Active Shooter Prevention Tips & Security Measures

Columbine High School in Colorado. A supermarket near Tucson, Ariz. A church in Charleston, S.C. Another church in Sutherland Springs, Texas. A country music festival in Las Vegas, Nev. A nightclub in Orlando, Fla. Sandy Hook Elementary School in Sandy Hook, Conn. Fort Hood Military Base near Killeen, Texas. A meeting hall in San Bernardino, Calif. Virginia Tech in Blacksburg, Va. A movie theater in Aurora, Colo. The Navy shipyard in Washington, D.C. Marjory Stoneman Douglas High School in Parkland, Fla.

By now, you’re shaking your head in sad recognition of what all these places have in common. Active shooters killed dozens of people: men, women, children as young as 7 or 8 seniors as old as 70 or 80. As many as 58 people died in the Las Vegas concert shooting. While we would like to believe active shooter incidents are few and far between, and would never happen to us, the reality is they can happen anywhere, anytime, anyplace.

A recent FBI study showed active shooter incidents take place, on average, once a month in the United States. Even if our lawmakers enacted tighter gun regulations and put new measures in place, it is unlikely they would prevent all similar such incidents from taking place in the future. Yet while we may never be able to avoid active shooter incidents entirely, there is much we can do to prevent them or respond to them more effectively.

Preparation and Planning Are Key

Regardless of your line of work or walk of life, you can take steps to help you and your employees, co-workers, fellow students, parishioners or friends prepare for an active shooter incident.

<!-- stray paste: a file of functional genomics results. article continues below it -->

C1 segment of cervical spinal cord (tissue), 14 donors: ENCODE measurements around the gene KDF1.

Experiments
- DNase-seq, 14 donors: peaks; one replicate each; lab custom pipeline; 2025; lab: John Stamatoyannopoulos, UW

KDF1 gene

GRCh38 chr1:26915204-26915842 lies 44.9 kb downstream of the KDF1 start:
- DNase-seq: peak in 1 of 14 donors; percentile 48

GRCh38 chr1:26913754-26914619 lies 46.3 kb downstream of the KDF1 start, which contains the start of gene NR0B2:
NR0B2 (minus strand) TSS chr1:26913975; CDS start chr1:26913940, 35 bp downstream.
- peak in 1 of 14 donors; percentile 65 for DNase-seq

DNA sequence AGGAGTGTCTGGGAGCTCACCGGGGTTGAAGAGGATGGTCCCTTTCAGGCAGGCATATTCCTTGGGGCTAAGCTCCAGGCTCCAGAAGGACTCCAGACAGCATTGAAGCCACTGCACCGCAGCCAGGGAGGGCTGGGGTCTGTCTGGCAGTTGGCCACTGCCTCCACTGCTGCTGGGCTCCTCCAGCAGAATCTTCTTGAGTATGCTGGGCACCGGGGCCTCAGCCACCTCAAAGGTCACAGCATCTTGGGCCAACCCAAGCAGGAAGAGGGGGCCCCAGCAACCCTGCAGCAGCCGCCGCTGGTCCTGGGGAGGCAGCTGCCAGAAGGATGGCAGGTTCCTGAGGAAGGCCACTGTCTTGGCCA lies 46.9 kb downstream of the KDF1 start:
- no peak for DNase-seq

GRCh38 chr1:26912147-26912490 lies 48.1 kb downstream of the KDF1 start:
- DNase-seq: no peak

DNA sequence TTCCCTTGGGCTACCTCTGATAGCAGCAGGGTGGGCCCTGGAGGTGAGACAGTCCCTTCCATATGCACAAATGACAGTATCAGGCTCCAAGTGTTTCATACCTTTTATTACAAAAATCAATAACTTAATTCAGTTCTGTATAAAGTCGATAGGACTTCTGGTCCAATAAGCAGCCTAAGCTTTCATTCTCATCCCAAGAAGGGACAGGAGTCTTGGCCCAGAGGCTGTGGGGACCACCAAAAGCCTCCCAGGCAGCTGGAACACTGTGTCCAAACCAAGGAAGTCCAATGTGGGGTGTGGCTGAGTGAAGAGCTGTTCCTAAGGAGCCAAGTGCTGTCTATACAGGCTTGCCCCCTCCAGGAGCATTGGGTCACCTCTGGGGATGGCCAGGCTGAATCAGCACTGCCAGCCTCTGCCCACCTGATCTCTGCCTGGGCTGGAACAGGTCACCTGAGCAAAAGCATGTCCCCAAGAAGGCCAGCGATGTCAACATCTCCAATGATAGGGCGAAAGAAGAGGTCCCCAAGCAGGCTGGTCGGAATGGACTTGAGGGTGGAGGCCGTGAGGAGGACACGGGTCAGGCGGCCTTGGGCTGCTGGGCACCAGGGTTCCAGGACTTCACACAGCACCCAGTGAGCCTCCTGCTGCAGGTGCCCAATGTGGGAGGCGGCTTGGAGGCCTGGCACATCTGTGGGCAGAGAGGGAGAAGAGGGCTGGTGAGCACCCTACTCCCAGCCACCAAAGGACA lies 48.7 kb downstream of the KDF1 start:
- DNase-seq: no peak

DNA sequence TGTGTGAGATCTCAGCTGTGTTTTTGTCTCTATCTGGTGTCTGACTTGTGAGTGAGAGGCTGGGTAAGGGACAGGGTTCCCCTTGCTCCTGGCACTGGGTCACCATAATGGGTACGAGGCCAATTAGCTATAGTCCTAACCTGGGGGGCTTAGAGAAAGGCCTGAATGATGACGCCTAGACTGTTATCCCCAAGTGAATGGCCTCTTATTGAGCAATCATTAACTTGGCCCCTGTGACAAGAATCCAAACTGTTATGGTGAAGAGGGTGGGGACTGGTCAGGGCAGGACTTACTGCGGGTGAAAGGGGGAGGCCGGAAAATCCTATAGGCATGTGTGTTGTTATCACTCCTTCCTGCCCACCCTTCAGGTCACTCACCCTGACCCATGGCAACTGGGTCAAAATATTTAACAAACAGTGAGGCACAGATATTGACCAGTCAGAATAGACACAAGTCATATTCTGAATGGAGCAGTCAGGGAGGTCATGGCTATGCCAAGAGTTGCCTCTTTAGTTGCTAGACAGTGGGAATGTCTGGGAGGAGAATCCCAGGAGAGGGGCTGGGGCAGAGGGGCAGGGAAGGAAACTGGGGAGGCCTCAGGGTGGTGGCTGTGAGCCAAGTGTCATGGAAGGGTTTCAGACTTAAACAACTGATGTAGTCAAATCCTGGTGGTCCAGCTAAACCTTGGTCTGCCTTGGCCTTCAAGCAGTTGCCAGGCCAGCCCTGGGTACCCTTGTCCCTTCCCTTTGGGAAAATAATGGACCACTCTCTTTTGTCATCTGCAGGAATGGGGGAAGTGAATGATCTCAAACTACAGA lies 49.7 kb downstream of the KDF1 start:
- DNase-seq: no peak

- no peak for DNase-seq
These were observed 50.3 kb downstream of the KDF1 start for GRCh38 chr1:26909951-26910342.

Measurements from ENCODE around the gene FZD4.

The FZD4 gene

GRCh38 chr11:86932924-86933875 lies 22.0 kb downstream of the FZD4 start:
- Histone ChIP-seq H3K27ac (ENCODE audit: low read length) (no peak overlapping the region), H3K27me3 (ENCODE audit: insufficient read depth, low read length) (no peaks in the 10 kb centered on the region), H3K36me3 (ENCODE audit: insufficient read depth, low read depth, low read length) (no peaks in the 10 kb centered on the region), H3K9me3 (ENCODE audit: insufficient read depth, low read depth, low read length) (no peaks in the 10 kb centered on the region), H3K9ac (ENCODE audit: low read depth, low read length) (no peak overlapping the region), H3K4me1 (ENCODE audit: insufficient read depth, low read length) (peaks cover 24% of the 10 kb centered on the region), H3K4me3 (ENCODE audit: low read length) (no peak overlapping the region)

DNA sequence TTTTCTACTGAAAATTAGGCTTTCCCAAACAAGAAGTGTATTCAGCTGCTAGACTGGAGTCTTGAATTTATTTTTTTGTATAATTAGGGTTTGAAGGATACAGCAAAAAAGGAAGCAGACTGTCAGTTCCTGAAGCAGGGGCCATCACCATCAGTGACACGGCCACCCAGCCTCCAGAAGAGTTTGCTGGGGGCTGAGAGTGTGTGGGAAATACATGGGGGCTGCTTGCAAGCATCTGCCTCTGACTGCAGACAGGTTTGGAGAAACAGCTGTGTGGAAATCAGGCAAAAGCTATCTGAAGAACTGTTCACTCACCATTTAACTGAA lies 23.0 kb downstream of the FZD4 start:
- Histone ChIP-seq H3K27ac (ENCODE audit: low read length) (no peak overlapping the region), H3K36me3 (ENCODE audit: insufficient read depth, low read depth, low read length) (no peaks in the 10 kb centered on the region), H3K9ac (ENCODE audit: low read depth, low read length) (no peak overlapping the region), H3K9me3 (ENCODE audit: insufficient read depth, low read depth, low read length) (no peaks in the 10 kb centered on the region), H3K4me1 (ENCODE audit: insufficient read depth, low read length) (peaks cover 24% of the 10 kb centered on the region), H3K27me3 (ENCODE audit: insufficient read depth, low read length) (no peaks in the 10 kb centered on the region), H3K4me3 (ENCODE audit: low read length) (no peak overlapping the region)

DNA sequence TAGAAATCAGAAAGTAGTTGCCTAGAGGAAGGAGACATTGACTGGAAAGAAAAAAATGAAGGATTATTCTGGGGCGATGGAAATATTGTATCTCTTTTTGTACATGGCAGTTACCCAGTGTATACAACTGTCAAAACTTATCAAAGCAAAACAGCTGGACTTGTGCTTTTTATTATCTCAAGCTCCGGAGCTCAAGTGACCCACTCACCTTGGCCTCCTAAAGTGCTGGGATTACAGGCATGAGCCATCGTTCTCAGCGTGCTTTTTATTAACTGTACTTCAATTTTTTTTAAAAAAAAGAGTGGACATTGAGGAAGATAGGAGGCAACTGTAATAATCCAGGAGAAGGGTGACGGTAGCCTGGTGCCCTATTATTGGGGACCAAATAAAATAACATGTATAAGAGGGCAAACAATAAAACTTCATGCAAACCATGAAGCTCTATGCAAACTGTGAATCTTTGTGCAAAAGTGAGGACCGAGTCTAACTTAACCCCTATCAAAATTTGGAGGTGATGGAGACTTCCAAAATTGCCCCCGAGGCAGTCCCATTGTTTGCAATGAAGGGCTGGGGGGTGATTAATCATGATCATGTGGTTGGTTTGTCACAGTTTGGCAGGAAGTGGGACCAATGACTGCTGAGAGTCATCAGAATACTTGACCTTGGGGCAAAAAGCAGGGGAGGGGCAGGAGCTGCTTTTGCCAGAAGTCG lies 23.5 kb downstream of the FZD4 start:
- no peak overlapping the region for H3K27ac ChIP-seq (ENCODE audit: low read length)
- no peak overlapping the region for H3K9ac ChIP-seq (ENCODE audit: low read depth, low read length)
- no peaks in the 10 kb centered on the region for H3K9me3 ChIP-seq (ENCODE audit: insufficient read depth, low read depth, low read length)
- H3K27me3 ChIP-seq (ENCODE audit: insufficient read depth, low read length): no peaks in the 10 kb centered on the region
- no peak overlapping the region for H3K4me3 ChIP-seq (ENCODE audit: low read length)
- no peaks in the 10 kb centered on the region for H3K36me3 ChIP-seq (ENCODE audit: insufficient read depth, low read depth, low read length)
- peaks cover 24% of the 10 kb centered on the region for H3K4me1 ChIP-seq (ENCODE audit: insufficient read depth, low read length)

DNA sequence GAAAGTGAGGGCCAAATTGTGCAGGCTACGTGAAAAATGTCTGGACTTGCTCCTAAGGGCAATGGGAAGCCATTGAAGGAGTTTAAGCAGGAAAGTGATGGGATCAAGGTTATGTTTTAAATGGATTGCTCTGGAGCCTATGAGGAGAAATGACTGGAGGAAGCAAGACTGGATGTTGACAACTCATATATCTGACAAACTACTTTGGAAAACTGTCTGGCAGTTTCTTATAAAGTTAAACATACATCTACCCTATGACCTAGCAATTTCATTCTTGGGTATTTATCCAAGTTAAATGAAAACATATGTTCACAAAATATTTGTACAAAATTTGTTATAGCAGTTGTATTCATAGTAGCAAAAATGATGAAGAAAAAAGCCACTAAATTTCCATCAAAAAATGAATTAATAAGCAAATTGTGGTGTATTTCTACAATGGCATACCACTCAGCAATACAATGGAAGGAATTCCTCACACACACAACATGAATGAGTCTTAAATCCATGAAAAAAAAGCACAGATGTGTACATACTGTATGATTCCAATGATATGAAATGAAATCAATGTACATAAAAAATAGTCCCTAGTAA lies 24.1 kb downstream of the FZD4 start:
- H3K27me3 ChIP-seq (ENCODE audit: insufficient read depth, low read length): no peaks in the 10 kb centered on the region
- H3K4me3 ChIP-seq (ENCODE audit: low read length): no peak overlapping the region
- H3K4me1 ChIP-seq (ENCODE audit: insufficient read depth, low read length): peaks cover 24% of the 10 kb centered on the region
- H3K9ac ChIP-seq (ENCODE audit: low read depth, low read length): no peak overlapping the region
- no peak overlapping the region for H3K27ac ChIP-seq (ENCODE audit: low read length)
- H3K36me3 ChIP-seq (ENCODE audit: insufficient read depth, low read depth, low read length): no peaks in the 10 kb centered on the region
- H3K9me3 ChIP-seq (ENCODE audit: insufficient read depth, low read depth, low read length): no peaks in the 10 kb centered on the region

Active Shooter Prevention at Schools

Mass shootings at schools in Columbine, Sandy Hook and Parkland show how tragically vulnerable students are to active shooter attacks. It is no exaggeration to say we now have an entire generation of elementary, middle and high school students who have grown up in a world where this kind of attack is a reality.

However, school administrators and local law enforcement authorities have enacted prevention and planning techniques that have prevented many high school shootings over the past decade.

First and foremost among these measures is an awareness in the community about the signs of a potential attack.

  • “If you see something, say something” works in many situations.
  • Friends, teachers, church leaders and others should feel they must report unsettling signs of, or dangerous statements made by, disturbed individuals.

It is essential for school administrators to impress on their students: If they see their classmate making a dangerous statement or claim on any form of social media, they should report it immediately. Since students are often reluctant to “snitch” on fellow students, the local police and school authorities should arrange for an anonymous tip line if one is not already in place.

If you see something, say something. You could prevent an active shooter situation.School authorities also need to put active shooter work plans in place. Planning for active shooters involves more than just telling students they need to leave the facility when they hear an announcement or an alarm. Students need to know how to react appropriately and confidently to a dangerous situation.

Every school is different, so there is no one-size-fits-all response to preventing an active shooter. However, here are some proactive steps school administrators should take:

  • Ensure the local police have blueprints of the entire school.
  • Do a walk-around with police to examine every entrance and exit to gauge which are the most effective to use and which ones to avoid during an incident.
  • Schedule a day where an expert from the police or an organization that deals with active shooters gives a presentation about how to prevent an active shooter.

The Department of Homeland Security offers several excellent resources for school administrators and teachers that help them in their planning and preparation.

School administrators can also implement important measures at the schools themselves. They can arrange for the police to have a school resource officer present during the school day. If they do not already have a plan in place to screen visitors before they enter, they should create one immediately.